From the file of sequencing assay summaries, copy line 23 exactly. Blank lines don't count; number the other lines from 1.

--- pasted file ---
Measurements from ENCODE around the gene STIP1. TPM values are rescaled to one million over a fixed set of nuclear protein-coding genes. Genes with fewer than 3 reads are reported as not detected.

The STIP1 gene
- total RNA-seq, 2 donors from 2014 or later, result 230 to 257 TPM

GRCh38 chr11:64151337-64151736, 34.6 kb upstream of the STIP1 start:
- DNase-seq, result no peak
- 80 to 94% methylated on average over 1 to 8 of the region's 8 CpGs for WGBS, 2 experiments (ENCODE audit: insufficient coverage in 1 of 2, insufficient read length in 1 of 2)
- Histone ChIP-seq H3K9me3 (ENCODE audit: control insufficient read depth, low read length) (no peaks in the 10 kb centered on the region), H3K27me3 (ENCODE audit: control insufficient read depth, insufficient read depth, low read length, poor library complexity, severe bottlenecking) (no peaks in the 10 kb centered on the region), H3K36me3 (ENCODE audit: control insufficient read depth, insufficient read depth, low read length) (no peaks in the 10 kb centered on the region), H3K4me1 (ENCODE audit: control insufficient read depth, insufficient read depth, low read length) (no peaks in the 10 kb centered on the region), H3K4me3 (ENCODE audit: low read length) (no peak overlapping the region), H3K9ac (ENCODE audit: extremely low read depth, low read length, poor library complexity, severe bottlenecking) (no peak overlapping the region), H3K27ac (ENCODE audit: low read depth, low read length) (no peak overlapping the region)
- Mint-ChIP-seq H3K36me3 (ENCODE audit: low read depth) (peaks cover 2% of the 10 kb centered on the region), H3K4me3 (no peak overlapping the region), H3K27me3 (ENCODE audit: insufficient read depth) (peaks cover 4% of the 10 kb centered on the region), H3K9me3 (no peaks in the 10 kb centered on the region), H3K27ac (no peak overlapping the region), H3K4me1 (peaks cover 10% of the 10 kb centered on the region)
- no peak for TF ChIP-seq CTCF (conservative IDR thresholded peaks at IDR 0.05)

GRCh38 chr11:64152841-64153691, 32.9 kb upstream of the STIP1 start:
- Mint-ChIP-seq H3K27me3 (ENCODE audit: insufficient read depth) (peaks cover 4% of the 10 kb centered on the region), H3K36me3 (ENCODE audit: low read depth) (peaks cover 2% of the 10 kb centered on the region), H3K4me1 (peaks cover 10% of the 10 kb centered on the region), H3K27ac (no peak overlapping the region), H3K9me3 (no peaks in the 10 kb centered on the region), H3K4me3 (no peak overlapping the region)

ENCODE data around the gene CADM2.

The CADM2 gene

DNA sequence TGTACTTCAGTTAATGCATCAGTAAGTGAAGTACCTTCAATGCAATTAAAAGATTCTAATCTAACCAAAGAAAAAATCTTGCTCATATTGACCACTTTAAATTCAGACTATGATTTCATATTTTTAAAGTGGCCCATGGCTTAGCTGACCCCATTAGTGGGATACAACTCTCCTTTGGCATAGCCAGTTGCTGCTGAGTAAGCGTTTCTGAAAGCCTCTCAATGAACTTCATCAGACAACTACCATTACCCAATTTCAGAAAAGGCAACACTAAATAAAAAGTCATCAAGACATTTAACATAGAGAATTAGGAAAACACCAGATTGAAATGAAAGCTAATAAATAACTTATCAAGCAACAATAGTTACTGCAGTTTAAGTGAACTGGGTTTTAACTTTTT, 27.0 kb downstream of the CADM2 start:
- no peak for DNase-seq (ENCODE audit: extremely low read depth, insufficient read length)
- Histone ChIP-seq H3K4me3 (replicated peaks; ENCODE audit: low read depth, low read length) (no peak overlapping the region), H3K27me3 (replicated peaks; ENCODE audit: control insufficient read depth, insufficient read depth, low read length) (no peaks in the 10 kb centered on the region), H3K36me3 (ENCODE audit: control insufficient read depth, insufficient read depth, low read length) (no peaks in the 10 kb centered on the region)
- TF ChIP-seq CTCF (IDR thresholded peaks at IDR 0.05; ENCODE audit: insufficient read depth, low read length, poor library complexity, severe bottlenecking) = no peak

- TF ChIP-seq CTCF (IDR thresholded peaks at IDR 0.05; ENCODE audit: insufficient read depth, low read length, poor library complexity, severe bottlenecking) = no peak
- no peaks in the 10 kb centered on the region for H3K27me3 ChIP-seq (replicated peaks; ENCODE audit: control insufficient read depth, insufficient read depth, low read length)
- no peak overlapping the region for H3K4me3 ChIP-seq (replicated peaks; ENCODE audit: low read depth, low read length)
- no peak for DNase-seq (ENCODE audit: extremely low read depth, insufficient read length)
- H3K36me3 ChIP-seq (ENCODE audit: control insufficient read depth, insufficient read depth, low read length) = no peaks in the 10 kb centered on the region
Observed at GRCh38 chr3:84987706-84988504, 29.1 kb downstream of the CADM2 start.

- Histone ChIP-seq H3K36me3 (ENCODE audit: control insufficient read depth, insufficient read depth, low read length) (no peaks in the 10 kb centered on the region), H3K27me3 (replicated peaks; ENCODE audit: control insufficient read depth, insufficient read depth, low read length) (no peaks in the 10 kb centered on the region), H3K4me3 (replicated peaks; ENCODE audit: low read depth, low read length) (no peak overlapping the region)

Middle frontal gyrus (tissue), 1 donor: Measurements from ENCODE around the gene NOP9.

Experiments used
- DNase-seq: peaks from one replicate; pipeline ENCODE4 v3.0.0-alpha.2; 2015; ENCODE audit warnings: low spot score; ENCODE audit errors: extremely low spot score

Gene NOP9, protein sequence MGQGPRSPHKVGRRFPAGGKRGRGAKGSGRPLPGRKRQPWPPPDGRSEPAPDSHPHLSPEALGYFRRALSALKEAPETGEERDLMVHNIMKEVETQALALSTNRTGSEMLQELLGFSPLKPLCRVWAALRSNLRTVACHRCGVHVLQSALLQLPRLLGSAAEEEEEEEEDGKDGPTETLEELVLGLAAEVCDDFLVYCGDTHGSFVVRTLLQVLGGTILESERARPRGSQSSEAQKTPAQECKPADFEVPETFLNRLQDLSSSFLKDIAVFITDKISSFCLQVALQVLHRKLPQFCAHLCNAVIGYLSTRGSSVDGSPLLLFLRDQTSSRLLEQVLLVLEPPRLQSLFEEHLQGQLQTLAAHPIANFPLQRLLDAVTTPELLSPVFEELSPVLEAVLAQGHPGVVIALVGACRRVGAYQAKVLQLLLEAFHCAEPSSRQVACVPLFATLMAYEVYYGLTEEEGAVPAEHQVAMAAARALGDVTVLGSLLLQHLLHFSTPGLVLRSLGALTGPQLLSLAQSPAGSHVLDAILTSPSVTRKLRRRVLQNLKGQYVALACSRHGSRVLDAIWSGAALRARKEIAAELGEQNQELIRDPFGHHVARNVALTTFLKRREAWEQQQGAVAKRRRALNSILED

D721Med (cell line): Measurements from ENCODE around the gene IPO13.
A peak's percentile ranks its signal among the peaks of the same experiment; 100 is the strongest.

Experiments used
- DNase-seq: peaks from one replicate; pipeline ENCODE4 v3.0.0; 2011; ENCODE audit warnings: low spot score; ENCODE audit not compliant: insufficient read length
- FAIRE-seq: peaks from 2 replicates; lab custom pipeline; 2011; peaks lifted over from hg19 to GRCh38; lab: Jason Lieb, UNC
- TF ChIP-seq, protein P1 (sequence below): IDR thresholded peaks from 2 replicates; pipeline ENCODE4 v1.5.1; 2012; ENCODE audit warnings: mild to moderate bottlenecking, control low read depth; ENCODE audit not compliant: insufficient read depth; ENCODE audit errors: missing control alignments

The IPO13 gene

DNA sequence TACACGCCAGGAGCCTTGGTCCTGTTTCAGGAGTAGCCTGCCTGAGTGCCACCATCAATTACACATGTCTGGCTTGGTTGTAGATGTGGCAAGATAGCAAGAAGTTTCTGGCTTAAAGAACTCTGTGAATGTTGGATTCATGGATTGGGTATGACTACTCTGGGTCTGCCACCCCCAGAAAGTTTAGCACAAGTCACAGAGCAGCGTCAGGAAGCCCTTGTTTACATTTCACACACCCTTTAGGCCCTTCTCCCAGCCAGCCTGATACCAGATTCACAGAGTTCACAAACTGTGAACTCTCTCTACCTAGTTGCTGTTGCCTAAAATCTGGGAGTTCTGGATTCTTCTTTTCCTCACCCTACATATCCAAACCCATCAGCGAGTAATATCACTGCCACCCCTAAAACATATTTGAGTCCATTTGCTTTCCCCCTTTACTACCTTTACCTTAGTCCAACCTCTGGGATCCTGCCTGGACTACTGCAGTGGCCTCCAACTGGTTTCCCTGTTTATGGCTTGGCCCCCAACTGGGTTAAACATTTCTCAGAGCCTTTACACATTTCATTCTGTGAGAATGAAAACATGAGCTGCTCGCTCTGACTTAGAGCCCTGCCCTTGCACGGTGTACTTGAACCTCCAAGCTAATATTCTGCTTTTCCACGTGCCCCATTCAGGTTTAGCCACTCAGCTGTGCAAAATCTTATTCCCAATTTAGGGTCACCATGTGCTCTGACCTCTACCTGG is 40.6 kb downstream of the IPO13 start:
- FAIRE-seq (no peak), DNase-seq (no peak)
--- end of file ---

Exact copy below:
Observed at GRCh38 chr3:84987706-84988504, 29.1 kb downstream of the CADM2 start.